This was one of the books I was surprised to realize I’ve never read. I read a lot of Agatha Christie when I was younger, mostly Poirots, and this one is such a classic. In fact, And Then There Were None has inspired so many books, movies and episodes of TV shows, I figured maybe reading it would be kind of predictable. “Oh, yeah, and then they find another body, ho hum, SEEN it.” I was wrong.

This book is creepy as fuck.

The plot is familiar at this point: strangers invited to an island, confronted with their past crimes, slowly killed off one by one, and the killer is among them. I did not guess who it was, although I wasn’t surprised when I found out.

I think what makes this book work so well (and be still so creepy) is that it avoids a lot of the cliches you see in horror. The characters react to their situation in a logical way (freaked out but trying to keep their heads) rather than panicking and shouting at each other the second someone dies. The setting is isolated but the house is well-lit and comfortable. Later, yes, all of this starts to deteriorate, but it happens over time instead of INSTANT TERROR YES WE’RE GOING TO KEEP UP THIS HUGE LEVEL OF TERROR THE WHOLE TIME.

Fun fact: while I was reading this home alone, someone knocked on the back door of the apartment. The back door, by the way, doesn’t open: it’s painted over, locked, there’s a bar over it and the cat’s litter box is right in front of it. NO ONE HAS EVER KNOCKED ON THE BACK DOOR. I was so scared I didn’t move. There was another knock. I grabbed my keys, walked out the front, and found out that it had been the lady who cleans the halls, offering to clean the apartment, too, if I wanted, and handing me her business card. I think she could tell she’d freaked me out, too, because she apologized about ten times.

Now granted my baseline mental state right now is totally frazzled (ditto about half the country right now) due to certain monumentally horrific election results, but I’m pretty sure I can chalk my overreaction up to this book about 85%. It’s creepy. It’s a quick read. It definitely is a mystery classic.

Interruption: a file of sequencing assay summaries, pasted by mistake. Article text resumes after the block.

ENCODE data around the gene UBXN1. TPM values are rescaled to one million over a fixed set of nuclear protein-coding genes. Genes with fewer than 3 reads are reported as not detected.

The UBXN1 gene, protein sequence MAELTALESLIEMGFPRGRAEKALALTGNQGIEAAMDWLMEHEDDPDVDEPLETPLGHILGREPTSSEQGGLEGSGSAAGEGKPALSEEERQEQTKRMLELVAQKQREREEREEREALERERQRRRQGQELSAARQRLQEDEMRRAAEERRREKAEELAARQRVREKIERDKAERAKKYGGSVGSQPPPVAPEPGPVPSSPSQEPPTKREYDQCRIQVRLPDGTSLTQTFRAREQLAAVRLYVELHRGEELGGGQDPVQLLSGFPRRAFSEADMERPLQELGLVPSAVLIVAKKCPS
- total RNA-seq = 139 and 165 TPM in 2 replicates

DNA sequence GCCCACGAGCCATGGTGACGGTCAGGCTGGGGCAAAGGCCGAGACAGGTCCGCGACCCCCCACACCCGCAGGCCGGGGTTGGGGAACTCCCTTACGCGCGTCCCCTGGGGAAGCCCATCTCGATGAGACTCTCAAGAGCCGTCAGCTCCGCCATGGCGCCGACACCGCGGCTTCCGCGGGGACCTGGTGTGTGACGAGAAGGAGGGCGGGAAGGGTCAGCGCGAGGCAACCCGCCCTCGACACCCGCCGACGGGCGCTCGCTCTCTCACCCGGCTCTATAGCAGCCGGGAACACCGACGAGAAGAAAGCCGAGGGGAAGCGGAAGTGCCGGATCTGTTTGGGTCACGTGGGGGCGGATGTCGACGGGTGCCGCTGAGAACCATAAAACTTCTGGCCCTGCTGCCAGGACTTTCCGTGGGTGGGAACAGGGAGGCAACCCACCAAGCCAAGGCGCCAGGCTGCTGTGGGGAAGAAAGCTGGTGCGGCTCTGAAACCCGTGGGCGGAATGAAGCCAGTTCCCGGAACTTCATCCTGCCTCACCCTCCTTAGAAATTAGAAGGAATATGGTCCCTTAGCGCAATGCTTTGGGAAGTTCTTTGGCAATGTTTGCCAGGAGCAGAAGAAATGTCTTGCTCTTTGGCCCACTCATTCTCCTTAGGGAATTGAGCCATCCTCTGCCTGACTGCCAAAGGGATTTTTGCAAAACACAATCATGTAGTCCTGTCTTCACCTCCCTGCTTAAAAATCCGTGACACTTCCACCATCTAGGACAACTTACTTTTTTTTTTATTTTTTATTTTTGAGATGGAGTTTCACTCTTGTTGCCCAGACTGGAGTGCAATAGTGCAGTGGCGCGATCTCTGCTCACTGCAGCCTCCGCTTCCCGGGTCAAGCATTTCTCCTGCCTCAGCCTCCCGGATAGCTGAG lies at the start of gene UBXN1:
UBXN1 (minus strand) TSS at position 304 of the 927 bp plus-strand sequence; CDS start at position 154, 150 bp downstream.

Recommended pairing: The brandy, as long as it was an unopened bottle and you know nobody poisoned it.

Familiar Ground

Even Dogs in the Wild by Ian Rankin

Reading Challenge: A book set in Europe

Everyone should be a fan of at least one prolific author. It’s like having a nice long-standing friendship with someone who lives on the other side of the country. Maybe you don’t see them for a year or two (or more frequently if your favorite prolific author is Nora Roberts or Joyce Carol Oates), but when you do see them you know you’re going to have a nice time and you probably have a good idea what you’ll talk about. I have a few of those authors. Ian Rankin, and his Inspector Rebus, is one of them.

You really should try these books if you haven’t already. You can start on the later side if you want (I think the first one I read was Standing in Another Man’s Grave, #18) and you’ll probably figure out who these people are. Rather than running out of steam, Rankin gets better as he goes. I can’t always remember the plots after I finish these books, and there are a whole host of interchangeable (as far as I can tell) male characters in each book with Scottish names and I never can recall if they’ve turned up before.

The lead characters, though, are solid. There’s Rebus himself, an old-school and not-so-clean cop who frequently serves justice through whatever means are at his disposal, who drinks too much (natch), loves classic rock and holds his cards close to the vest at all times. There’s Big Ger Cafferty, Rebus’s long-time adversary and occasional ally, with both men facing their own mortality at this stage. There’s Siobhan Clarke, Rebus’s former protege, who might very well be turning into a younger, female version of Rebus. A more recent addition is Malcolm Fox, who starred in his own two books before moving over to the Rebus series, a former Complaints detective with a lot to prove, generally the most level-headed of the three but with his own impulsive moments (and when he gets impulsive, man, Fox is a “go big or go home” kind of guy).

With characters like these, who needs plot? But there’s plenty of it (“plot we’ve got/quite a lot” to quote Danny Kaye), and it involves murder, corruption, politics, a cover-up or two or three, an undercover cop possibly gone rogue, a couple of gangsters who might or might not be about to start a war, and Rebus and co. right in the middle of it. It’s entertaining and fast-moving, but won’t leave you feeling like you’ve just imbibed the literary equivalent of potato chips.

Recommended pairing: Belhaven Black, but really any Belhaven if you can get it.